I heard my colleague say earlier that, in addition to the events themselves, the whole community experiences and is supported by them: the population triples, and all the nearby businesses and citizens benefit from these events.

  (1035)  

    My colleague just said that the sector accounts for 3.1% of GDP and, if memory serves, 3.4% of jobs in Canada. So those figures are roughly equivalent. I can confirm that and send you the information later on, but if memory serves, the arts and culture sector in Canada supports more jobs than aquaculture, agriculture, and the fishery combined. So the economic impact is significant, not to mention the volunteer and social component, and so on. Clearly, it has a real impact.
    What you are saying is interesting and I think this message has be spread more broadly in order to better inform the public.
    Ms. Franc, do you have something to add?

[English]

     The last study we completed was in 2008. We do know that nationally we contribute $1 billion to the Canadian economy. We contribute 10,700 jobs. The study was based on small, medium, and large fairs. The small fairs average a $750,000 impact on their local economies. So we do have significant impact, even in the smallest communities. As I said, though, that information is quite outdated, and we're looking for some help there.

[Translation]

    Would our friends from Calgary like to add anything regarding the economic impact?

[English]

    I can say that it's huge in our case, because the community obviously wouldn't exist without the arts. In our province, as an example, the top industry, of course, is the energy industry, followed by agriculture, and then by tourism and recreation. A huge component of tourism and recreation is directly associated with the arts.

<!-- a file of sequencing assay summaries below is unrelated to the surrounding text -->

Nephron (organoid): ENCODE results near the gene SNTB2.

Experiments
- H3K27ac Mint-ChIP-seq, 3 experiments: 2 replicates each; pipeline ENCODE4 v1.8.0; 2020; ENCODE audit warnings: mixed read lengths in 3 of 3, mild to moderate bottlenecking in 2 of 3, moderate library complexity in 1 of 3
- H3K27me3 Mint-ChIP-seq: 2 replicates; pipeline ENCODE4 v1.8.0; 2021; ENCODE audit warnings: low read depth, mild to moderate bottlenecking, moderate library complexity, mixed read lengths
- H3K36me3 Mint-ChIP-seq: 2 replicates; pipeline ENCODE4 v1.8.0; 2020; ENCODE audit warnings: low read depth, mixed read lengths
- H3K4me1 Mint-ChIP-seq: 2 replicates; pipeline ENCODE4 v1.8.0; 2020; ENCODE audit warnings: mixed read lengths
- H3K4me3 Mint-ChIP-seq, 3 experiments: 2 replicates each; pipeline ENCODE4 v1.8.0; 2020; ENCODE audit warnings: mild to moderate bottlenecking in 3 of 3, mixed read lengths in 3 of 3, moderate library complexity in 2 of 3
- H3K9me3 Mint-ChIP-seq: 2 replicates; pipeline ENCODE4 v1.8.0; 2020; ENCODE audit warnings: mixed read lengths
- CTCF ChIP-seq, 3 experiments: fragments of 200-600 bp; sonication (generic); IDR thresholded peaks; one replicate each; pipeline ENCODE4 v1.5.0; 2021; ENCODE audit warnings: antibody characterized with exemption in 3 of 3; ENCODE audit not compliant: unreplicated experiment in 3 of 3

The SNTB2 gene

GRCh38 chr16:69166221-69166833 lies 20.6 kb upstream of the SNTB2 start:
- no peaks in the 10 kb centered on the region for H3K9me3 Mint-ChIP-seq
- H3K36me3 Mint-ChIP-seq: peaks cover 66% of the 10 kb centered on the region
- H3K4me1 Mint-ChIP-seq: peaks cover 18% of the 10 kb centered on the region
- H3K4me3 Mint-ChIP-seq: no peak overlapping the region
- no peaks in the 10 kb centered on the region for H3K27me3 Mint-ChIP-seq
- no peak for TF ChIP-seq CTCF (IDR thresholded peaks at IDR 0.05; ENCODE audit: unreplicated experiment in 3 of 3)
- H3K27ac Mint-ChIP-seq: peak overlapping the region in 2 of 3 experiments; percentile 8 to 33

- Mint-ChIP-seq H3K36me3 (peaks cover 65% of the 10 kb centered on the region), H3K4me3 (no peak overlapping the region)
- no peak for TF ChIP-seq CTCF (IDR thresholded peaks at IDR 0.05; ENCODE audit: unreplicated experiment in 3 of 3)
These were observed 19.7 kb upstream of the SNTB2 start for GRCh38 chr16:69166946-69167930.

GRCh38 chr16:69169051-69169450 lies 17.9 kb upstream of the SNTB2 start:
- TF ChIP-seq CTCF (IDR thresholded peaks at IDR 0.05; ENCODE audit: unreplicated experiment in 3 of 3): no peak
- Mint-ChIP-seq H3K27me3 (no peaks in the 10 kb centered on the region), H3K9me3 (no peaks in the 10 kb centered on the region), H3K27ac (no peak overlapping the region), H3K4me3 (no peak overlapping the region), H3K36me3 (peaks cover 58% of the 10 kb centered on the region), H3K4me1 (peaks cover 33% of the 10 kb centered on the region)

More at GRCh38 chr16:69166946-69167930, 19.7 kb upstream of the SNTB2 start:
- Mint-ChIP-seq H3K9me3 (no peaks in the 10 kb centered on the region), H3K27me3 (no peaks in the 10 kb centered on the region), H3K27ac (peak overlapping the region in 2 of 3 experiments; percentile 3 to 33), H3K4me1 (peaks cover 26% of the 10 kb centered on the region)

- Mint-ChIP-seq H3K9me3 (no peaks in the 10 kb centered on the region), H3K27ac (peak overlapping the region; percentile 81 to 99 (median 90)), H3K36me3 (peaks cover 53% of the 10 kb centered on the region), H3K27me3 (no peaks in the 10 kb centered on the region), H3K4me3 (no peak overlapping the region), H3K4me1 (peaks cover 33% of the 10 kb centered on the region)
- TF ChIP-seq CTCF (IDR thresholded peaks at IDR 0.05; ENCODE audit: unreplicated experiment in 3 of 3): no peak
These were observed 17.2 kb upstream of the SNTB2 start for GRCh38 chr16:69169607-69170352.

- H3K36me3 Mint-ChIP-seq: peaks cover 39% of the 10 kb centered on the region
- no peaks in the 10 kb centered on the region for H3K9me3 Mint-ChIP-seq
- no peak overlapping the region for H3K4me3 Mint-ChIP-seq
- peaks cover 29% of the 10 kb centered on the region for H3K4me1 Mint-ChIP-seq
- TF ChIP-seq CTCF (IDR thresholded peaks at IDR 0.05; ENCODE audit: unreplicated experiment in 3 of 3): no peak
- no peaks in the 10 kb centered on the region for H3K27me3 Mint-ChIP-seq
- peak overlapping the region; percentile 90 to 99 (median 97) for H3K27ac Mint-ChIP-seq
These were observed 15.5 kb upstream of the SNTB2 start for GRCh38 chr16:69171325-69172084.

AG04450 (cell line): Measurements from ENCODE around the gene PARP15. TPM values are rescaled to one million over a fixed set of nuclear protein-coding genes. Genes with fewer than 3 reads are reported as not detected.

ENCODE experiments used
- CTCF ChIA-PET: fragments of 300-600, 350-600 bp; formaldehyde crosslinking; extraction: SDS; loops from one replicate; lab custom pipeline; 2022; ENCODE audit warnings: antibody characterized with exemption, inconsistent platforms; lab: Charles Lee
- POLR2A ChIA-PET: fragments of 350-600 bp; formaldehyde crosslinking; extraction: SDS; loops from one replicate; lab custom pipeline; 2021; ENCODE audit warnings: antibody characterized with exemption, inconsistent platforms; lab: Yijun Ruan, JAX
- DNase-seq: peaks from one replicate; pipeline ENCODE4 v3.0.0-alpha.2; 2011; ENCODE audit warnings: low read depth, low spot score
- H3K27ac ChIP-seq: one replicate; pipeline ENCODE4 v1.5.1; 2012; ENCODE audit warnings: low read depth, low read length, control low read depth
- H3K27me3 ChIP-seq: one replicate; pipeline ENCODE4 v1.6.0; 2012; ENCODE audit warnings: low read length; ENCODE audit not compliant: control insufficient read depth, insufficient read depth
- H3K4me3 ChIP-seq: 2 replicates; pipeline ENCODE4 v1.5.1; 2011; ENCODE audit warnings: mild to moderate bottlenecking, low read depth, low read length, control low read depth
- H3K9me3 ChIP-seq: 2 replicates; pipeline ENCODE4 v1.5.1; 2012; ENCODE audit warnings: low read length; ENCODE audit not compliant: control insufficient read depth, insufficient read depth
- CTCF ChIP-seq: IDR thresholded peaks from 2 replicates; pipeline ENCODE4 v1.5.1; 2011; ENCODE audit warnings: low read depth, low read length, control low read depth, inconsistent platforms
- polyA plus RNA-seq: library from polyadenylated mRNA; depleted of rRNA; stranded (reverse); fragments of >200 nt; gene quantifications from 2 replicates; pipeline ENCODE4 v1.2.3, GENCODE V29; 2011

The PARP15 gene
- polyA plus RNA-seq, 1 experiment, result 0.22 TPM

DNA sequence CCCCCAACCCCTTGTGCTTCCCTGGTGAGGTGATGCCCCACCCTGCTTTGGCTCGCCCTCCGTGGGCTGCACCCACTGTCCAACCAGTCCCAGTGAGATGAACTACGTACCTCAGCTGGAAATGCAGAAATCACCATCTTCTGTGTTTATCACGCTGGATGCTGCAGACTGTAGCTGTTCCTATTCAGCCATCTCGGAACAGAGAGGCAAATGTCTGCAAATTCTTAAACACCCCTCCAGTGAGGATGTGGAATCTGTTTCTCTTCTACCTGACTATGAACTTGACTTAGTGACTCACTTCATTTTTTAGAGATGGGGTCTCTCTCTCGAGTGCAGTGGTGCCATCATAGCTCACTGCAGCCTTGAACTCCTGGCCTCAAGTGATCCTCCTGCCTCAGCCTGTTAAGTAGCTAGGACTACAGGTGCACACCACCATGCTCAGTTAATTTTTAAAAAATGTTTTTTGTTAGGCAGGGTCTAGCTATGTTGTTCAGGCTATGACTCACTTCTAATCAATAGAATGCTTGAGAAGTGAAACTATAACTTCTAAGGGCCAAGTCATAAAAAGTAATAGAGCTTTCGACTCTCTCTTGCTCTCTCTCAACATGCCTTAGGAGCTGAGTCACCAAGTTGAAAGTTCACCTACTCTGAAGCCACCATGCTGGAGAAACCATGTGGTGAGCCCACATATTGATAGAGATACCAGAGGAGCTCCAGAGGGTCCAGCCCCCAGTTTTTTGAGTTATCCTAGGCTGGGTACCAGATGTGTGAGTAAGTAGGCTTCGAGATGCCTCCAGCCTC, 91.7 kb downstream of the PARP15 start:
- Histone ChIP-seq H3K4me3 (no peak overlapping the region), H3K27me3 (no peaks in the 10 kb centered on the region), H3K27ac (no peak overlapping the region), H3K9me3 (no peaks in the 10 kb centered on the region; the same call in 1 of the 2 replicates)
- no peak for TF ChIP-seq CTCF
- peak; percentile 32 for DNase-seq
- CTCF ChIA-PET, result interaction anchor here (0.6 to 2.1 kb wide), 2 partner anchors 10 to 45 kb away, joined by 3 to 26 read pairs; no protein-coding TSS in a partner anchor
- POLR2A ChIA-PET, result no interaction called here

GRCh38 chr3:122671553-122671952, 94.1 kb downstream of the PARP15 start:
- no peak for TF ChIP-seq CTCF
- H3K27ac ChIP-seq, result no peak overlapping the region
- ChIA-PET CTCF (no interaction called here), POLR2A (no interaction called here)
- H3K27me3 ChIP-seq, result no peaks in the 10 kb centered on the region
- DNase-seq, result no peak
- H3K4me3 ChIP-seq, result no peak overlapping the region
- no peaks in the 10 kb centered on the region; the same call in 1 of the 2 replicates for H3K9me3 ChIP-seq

We work co-operatively. I need to say we want our francophone friends to travel and be able to see what the offerings are, and I think we need to do the same. There's more rubber-tire tourism taking place now across our country. The agricultural fairs draw people into all of the communities throughout our area, and I know that we get spinoff from them and the people who come in. I know that many of the core services in those communities are supported by what happens with the fairs that take place in the different locations.
    I think better coordination in the future is going to be extremely important to the survival of all of us. As I said, as far as the financial situation is concerned, our budget is just over $3 million. In our general community around us, I expect that the spinoff is probably 10 times that with the bed and breakfasts and the golf courses and the different things that people access when they come to see the different forms of art that are offered.